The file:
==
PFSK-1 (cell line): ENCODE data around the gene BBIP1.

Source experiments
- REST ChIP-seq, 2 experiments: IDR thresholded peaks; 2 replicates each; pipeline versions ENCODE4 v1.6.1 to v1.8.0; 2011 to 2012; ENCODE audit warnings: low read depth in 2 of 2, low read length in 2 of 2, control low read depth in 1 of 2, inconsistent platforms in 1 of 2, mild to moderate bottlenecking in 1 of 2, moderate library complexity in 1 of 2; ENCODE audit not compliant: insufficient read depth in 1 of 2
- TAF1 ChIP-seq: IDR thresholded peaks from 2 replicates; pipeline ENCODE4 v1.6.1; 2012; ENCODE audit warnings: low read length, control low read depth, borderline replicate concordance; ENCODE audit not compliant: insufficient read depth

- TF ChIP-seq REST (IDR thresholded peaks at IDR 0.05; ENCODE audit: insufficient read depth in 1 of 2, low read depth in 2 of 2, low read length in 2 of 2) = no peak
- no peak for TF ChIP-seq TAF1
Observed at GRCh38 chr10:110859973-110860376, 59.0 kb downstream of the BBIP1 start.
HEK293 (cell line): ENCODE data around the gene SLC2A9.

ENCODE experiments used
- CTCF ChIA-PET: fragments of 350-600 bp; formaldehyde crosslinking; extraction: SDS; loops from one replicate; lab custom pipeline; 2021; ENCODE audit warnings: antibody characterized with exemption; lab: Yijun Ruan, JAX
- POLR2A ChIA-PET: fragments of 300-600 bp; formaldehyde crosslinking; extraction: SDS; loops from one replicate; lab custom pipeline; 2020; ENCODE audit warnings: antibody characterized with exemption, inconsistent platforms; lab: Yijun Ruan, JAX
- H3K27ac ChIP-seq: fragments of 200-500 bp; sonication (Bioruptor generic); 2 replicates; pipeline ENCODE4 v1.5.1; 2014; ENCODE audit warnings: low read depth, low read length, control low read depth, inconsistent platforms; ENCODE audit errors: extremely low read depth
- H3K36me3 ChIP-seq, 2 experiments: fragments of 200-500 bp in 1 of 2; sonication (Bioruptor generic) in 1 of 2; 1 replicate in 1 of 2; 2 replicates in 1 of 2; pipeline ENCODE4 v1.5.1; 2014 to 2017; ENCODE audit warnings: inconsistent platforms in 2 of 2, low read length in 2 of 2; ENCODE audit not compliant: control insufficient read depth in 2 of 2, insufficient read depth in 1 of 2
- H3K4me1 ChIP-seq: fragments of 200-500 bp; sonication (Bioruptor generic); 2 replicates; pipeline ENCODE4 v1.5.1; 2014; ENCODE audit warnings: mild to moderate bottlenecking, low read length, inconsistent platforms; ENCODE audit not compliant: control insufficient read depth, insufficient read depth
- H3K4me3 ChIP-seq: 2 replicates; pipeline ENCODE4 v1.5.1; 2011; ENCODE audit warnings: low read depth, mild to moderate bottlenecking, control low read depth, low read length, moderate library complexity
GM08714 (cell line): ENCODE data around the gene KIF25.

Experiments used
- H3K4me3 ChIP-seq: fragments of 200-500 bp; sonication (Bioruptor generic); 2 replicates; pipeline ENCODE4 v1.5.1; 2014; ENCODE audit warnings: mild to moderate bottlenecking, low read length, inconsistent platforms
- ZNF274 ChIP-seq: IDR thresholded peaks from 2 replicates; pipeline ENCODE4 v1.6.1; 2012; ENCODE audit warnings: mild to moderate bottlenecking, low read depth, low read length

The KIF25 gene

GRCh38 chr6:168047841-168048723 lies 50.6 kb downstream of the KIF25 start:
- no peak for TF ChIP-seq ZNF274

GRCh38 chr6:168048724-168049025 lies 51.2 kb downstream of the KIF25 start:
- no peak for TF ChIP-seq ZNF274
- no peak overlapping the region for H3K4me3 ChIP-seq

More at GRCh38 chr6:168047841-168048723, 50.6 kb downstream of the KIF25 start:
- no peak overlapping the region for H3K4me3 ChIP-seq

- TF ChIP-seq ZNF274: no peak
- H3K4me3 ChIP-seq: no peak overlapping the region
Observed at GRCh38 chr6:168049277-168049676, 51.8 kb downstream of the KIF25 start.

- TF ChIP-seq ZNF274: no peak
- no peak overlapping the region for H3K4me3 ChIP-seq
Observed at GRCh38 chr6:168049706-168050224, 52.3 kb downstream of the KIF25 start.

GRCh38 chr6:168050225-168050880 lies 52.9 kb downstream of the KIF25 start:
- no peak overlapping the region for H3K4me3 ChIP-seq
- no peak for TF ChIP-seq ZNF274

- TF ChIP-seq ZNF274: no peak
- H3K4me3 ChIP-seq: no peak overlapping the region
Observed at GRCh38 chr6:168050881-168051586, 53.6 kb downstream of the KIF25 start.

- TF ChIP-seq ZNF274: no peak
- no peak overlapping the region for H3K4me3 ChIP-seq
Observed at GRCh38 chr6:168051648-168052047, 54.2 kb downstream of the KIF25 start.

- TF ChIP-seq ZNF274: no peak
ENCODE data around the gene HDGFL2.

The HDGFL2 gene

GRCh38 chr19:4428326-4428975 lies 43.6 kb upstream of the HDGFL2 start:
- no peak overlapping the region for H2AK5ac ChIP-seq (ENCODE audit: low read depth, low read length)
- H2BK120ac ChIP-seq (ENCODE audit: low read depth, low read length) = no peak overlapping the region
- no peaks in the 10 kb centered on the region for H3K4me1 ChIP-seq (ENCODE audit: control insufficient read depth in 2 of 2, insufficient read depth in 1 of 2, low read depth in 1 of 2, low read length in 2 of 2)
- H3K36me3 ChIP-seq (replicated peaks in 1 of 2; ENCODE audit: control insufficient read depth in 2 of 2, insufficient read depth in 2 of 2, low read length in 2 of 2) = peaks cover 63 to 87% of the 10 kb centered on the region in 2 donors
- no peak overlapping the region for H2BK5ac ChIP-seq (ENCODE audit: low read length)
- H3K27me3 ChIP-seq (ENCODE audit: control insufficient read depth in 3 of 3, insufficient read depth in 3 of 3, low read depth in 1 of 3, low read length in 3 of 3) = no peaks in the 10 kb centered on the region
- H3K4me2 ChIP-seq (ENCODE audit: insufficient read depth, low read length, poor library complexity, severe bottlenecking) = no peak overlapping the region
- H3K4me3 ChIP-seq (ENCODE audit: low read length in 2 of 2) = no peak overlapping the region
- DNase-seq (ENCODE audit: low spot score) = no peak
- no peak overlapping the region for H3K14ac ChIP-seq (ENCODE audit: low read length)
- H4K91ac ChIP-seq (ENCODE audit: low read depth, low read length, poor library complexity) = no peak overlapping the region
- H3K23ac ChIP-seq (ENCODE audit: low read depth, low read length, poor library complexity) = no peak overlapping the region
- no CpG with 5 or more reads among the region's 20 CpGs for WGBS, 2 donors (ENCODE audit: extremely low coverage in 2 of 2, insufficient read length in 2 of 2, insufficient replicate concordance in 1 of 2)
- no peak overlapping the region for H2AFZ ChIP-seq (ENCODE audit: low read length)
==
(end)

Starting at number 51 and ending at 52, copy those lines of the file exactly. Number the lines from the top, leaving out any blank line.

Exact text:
- no peak overlapping the region for H2BK5ac ChIP-seq (ENCODE audit: low read length)
- H3K27me3 ChIP-seq (ENCODE audit: control insufficient read depth in 3 of 3, insufficient read depth in 3 of 3, low read depth in 1 of 3, low read length in 3 of 3) = no peaks in the 10 kb centered on the region